Golden Island Begins Fleetwide B30 Biofuel Bunker Trial


Singapore bunker supplier Golden Island Diesel Oil Trading Pte Ltd (Golden Island) on 13 April supplied B30 biofuel to Double Happiness, a 4,700 metric tonne (mt) capacity bunker tanker operated by the company, as part of preparations for IMO 2030/2050.

Expanding Biofuel Trails 

“The Double Happiness received about 23 mt of B30 gasoil in a truck-to-ship delivery operation at Tanjung Langsat, Malaysia,” Tomohiro Yamano, General Manager, of the Marine Fuel Department at Golden Island told bunkering publication Manifold Times.

“We wanted to confirm claims by the engine maker that our powerplant is compatible with B30 biofuel and decided to carry out this trial to verify its performance.”

While B24 grade biofuel trials are common, we believe Golden Island to be amongst the first in the Singapore bunkering sector to test B30 product for its own bunker tanker.”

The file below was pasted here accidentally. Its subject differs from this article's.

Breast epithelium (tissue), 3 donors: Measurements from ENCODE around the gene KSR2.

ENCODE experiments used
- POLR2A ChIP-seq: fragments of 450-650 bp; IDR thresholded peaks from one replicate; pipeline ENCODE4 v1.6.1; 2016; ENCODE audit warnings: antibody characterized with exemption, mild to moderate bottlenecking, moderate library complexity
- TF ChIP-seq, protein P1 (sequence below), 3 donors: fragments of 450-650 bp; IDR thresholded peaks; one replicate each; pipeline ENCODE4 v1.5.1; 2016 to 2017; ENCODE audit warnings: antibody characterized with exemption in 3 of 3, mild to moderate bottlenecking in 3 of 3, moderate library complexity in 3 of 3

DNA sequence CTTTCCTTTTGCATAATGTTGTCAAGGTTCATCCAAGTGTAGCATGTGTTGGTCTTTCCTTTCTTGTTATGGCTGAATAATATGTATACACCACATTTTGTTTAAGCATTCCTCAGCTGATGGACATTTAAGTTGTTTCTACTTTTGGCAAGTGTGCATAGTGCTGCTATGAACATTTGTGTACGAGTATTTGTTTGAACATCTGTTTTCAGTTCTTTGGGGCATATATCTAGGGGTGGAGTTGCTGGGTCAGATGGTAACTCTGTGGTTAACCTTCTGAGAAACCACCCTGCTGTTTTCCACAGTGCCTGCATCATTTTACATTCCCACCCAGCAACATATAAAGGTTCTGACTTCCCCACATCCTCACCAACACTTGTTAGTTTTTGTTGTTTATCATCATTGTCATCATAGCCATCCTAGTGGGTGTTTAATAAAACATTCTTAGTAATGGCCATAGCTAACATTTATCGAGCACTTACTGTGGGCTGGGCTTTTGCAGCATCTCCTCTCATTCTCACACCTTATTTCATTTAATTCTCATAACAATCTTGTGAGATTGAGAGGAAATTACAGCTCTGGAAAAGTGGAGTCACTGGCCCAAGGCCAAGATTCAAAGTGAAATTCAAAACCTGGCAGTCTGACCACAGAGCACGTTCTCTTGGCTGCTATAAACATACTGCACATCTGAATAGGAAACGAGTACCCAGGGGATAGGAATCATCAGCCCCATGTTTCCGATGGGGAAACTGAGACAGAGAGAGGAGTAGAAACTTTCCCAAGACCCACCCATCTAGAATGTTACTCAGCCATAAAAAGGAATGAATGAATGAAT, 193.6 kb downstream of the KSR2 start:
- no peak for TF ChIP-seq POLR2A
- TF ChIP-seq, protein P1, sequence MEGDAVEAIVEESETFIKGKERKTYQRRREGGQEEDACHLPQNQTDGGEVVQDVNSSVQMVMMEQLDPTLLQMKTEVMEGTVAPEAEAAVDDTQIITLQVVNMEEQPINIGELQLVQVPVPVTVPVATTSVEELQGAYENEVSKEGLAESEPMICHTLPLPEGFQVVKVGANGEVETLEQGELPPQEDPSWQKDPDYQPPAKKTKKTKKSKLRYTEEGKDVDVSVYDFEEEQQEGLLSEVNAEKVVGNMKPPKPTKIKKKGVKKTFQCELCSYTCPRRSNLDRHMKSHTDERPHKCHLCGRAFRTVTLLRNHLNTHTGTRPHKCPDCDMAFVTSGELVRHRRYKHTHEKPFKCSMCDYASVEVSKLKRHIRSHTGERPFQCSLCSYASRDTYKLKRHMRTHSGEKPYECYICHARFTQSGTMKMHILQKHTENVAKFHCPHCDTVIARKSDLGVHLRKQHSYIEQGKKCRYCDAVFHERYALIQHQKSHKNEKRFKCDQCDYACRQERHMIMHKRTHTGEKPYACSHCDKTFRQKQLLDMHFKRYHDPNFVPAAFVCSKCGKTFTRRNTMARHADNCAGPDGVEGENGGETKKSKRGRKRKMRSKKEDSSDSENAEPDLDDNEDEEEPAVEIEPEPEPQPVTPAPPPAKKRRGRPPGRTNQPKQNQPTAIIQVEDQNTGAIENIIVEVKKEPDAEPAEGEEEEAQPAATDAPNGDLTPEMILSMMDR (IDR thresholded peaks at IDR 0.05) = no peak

According to Yamano, Golden Island is planning to expand the B30 biofuel trial to its remaining fleet; the company operates a total of nine vessels comprising of marine fuel, oily waste disposal, and freshwater supply vessels.

Carbon Reduction Targets 

“The B30 biofuel trial for the entire fleet will be a temporary one-off affair as the ships will return to consume marine gas oil (MGO) after tests,” informed Yamano who added the company is planning to conduct future loadings of B30 biofuel from Singapore port to support trials.

“IMO 2030/2050 is coming and the MPA (Maritime and Port Authority of Singapore) has published the Maritime Singapore Decarbonisation Blueprint clearly identifying carbon reduction targets for the local bunkering sector.”

The document, amongst others, requires all Singapore domestic harbour craft to achieve a 15% reduction in absolute emissions from 2021 levels by 2023, and a 50% reduction in absolute emissions from 2030 levels by 2050.

MPA in early March published a factsheet ‘Strengthening Singapore’s Competitiveness as a Hub Port and International Maritime Centre’ which included local schemes for reducing carbon emissions.

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Source: Manifoldtimes